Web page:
This is what an erupting volcano looks like from space

Katie Ramirez
June 30, 2019

Astronauts aboard the International Space Station caught the spectacular eruption of the Raikoke volcano off of Russia's Kamchatka Peninsula over the weekend.

New photos of Earth from space reveal a brown ash plume billowing from the Raikoke volcano in the North Pacific Ocean following an eruption on Saturday (June 22).

This NASA Earth Observatory image by Joshua Stevens shows the eruption of the Raikoke volcano.

Since its eruption, the plume was pulled into circulation of a storm in the North Pacific and now is drifting over the Bering Sea, reports the European Space Agency.

Eastbourne International: Pliskova to face Kerber in final
Pliskova beat Caroline Wozniacki to win the Eastbourne title in 2017 after losing to Dominika Cibulkova the year before. Kerber progressed after her opponent Ons Jabeur withdrew from the other semi-final with a right ankle injury.

Because the ISS photo was taken at an angle and not directly above the volcano, the impressive height, girth and structure of the ash plume is visible, as is the shadow cast by the plume on the cloud cover far below.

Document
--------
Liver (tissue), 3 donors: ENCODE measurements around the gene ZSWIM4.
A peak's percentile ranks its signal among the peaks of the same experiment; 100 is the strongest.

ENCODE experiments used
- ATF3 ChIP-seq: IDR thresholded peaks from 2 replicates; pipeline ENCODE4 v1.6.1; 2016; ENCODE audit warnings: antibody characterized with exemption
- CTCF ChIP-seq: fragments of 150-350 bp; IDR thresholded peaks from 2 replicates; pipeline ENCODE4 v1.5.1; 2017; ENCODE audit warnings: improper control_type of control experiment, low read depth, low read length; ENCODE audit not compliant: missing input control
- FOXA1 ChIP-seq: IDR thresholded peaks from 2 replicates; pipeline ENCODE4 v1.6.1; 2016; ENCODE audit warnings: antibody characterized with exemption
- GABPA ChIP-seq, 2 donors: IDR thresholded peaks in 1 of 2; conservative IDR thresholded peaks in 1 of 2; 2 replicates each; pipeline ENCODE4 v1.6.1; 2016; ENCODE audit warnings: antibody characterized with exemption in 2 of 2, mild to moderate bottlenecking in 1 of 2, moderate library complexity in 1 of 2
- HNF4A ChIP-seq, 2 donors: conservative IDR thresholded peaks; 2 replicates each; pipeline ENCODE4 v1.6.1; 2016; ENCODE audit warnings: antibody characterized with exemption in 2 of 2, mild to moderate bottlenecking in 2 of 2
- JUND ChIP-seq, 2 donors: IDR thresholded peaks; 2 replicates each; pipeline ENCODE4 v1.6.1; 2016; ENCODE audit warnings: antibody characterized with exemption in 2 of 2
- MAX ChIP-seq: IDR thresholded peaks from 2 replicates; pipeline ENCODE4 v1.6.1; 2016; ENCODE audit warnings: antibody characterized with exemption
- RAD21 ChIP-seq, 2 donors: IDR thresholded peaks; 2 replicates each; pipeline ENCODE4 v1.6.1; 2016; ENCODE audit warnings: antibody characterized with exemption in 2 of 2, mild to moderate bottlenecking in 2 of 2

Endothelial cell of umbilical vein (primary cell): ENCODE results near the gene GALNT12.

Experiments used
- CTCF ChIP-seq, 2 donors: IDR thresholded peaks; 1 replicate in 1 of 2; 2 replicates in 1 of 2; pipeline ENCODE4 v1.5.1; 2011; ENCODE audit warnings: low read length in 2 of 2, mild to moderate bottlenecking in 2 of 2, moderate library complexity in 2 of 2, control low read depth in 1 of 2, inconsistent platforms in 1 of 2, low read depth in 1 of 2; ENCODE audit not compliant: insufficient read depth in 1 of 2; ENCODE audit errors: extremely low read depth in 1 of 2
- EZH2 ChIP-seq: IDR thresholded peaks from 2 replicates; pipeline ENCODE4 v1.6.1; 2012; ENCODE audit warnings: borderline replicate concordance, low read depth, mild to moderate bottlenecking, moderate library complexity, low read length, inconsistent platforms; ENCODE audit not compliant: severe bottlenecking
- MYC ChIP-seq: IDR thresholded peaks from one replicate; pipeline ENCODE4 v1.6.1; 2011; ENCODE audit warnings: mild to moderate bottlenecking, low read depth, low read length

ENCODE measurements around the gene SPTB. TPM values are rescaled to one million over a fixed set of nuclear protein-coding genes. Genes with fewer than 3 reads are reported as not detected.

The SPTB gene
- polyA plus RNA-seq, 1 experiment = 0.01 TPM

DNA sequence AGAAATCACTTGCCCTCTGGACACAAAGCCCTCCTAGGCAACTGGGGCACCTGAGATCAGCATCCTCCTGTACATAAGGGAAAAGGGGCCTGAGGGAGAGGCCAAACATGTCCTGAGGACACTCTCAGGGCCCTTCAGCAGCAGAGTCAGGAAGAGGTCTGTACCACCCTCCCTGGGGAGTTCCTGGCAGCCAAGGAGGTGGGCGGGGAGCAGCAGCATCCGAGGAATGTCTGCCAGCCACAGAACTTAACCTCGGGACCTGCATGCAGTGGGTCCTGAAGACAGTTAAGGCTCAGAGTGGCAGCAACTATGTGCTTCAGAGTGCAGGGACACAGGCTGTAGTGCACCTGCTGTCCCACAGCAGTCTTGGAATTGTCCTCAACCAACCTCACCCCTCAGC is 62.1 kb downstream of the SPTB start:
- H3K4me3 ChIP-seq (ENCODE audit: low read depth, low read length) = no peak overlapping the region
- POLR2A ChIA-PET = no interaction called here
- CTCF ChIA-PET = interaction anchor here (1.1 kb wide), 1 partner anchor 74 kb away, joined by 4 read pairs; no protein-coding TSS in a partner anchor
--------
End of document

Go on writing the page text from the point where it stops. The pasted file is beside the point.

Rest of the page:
The image shows the classic shape of a volcanic plume rising, and then ash spreading at the top.

The fantastic image, which shows a huge plume of smoke rising up and surrounded by white clouds, was released by NASA Earth Observatory. Reports for aviators signaled that the ash had reached an altitude of 8 miles while satellites indicated that some parts of the plume might have reached 10 miles in altitude. The thick plume was carried to the east by a storm in the North Pacific, and astronauts on the ISS, and orbiting satellites, watched it all happen. The ring of clouds at the base of the column appears to be water vapor, according to a NASA Earth Observatory blog post. This cloud could likely be water vapor condensing out of the air; alternatively, it could be steam from the hot bright orange magma entering the water. Satellites have also been monitoring the ash that spewed from the volcano, since rock and volcanic glass fragments can pose a "serious hazard to aircraft", according to the press release. Toxic gases may have already reached the stratosphere, the second layer of Earth's atmosphere. "The persistence of large SO2 amounts over the last two days also indicates stratospheric injection".

Other reports by

Discuss This Article

FOLLOW OUR NEWSPAPER